In the last scene of the musical Camelot, King Arthur sings a song about what he knew to be the most charming and wonderful place on earth. Alone on the stage, the broken, forgiving king pleads with the audience to remember:
“Ask ev’ry person if they’ve heard the story, and tell it strong if they have not,
That once there was a fleeting wisp of glory called Camelot!
Don’t let it be forgot that once there was a spot
For one brief, shining moment that was known as Camelot.
The message King Arthur sings is clear. Keep the story going. Pass the story down to your children and generations who will come after your children. Whenever you remember, you keep the dream alive. And maybe, just maybe, even when despair is all around you, your memories will help you recognize when a special moment in a magical place reappears and springs to life once again…
As we arrive at the fourteenth chapter in the Gospel of John this morning, picture the set of Camelot looming in the background. Meanwhile Jesus and the disciples are gathered in the foreground. By this point in the Gospel, Jesus knows he will be betrayed and arrested and put to death. No surprise there. Unlike the other three Gospels, from the very beginning of John, Jesus understands and even orchestrates the arc of his life narrative.
Here in the middle of chapter fourteen Jesus sits down with his friends around the table, the same way you and I will do a few minutes from now, to share a meal and to offer final words of advice. The words Jesus spoke at this last supper were King Arthur-esque. My friends, remember the glory we shared. Remember the light we brought into the world’s darkness. Remember the lives we changed, the people we healed, the God we loved and served. And sure enough that night, filled to overflowing with the story Jesus told them and the song of Jesus which rested in their hearts, the disciples found a small measure of the fortitude they needed to carry on after Jesus was gone…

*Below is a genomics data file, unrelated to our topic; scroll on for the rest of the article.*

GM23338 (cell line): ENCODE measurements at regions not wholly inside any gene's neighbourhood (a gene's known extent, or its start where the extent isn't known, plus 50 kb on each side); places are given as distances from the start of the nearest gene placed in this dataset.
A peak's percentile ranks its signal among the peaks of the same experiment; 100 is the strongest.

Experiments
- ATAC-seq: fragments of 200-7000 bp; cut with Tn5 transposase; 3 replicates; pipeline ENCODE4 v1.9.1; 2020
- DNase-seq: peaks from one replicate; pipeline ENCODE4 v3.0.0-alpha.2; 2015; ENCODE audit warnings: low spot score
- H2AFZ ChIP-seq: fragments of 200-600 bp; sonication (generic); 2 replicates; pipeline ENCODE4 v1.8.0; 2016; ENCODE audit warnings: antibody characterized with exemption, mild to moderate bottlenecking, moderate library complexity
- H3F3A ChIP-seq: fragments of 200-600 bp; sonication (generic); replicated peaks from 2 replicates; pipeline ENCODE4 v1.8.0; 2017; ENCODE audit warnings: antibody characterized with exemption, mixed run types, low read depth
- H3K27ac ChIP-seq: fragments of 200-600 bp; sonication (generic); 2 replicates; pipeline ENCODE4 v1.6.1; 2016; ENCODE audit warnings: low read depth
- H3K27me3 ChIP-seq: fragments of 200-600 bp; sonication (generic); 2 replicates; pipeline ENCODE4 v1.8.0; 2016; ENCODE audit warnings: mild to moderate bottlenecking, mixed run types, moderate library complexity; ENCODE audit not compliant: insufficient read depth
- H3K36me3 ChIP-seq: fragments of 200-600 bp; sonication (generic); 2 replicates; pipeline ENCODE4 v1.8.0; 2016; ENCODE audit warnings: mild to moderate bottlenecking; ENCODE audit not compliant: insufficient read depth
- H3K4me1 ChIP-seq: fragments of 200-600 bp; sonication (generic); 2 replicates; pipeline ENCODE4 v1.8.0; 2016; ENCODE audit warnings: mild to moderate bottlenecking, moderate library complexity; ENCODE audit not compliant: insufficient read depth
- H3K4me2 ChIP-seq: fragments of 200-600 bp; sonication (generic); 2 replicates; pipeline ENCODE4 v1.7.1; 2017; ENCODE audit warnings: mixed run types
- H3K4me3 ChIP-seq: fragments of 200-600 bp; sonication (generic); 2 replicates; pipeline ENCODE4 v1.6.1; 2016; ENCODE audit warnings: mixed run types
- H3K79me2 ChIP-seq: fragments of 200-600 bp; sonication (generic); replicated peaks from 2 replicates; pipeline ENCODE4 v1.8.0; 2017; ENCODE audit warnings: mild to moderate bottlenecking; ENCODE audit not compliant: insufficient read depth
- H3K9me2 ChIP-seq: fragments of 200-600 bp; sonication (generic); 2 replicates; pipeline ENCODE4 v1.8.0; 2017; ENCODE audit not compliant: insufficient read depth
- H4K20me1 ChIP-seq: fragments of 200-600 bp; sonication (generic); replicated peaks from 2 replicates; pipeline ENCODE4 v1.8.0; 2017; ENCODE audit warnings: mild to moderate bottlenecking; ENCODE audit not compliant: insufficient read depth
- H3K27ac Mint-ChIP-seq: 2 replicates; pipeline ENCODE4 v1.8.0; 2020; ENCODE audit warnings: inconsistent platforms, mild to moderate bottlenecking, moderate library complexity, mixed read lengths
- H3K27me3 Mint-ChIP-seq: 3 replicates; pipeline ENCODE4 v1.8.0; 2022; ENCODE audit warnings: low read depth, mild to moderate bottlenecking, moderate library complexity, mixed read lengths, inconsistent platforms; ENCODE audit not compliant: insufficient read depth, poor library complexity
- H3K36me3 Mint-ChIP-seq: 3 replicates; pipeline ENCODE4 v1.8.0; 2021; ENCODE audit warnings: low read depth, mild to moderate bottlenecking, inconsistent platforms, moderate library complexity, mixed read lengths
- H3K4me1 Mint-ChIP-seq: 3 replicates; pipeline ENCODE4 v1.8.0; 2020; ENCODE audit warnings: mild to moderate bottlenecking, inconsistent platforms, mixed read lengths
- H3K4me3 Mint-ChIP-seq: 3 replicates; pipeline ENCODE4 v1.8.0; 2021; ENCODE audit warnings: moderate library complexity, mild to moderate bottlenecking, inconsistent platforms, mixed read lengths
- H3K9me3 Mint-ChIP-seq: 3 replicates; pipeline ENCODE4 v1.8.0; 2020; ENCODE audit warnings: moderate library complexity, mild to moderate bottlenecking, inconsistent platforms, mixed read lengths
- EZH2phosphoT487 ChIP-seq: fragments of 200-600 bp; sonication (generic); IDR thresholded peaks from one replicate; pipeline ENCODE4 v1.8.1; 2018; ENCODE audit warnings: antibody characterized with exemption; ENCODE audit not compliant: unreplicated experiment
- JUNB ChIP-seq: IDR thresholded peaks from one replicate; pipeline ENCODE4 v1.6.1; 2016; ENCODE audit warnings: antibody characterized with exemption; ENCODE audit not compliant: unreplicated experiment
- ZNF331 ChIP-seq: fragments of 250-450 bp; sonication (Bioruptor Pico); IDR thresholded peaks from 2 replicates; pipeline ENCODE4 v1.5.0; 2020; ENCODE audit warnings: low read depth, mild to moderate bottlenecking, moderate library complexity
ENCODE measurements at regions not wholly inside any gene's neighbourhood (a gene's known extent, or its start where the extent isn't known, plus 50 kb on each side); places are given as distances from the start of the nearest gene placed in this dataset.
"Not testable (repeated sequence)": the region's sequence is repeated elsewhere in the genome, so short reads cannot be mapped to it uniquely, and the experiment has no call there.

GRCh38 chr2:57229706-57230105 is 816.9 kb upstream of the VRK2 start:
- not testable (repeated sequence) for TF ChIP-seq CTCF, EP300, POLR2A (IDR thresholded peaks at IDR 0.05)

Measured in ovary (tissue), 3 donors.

In many ways, the Gospel of John is the most unique of the four Gospels. Written after Mark, Matthew and Luke, some sixty or seventy years after the crucifixion, John’s community was filled with people who never met Jesus face to face. In fact, not only did John’s community not know Jesus. They likely never knew the disciples either, as most or all of the twelve would have died in subsequent years. And to top it off, the temple in Jerusalem had recently been destroyed…a sure sign to the believers in John’s community that the end of times was right around the corner.
In this uneasy, post-Jesus, post-disciple, post-temple, seemingly pre-apocalyptic time, John wrote his Gospel as a message of hope. And part of that message unfolds in today’s Scripture lesson, which is located in a section of John’s Gospel often referred to by scholars as “the Farewell Discourses.” Consider this morning’s Scripture lesson then to be a portion of Jesus’ swan song. Final words of wisdom that Jesus imparted to his followers before his earthly ministry and ultimately his life came to an end.
If you look at the entirety of the Farewell Discourses and boil them down to their essence, what you come up with is a series of instructions from Jesus around the theme of “love.” “If you love me, you will keep my commandments.” “A new commandment I give you, that you love one another as I have loved you.” “I am giving you these commands so that you may love one another.”
It sounded straightforward. But as the disciples listened to Jesus and reflected on his words, they asked the question. “How do we do that?” “How do we love other people with the same compassion and conviction you love us?” It was an obvious question, particularly in light of the fact that the disciples, being the human beings they were, struggled and often failed to love throughout the Gospel.
Consider the fascinating response Jesus gave to his disciples though. Jesus told his disciples to remember the glory-filled moments they shared together and hold onto them for all they were worth. Hoping in some way that by remembering experiences they had with Jesus, the disciples would in turn be able to remember how to love. But in the end, Jesus wasn’t interested in living among the disciples as a mere memory. Instead Jesus wanted to live among the disciples as an ongoing presence.